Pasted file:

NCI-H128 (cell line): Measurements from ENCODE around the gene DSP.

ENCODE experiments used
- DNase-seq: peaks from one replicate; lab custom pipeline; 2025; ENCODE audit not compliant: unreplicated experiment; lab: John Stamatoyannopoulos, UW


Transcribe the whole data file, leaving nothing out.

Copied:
NCI-H128 (cell line): Measurements from ENCODE around the gene DSP.

ENCODE experiments used
- DNase-seq: peaks from one replicate; lab custom pipeline; 2025; ENCODE audit not compliant: unreplicated experiment; lab: John Stamatoyannopoulos, UW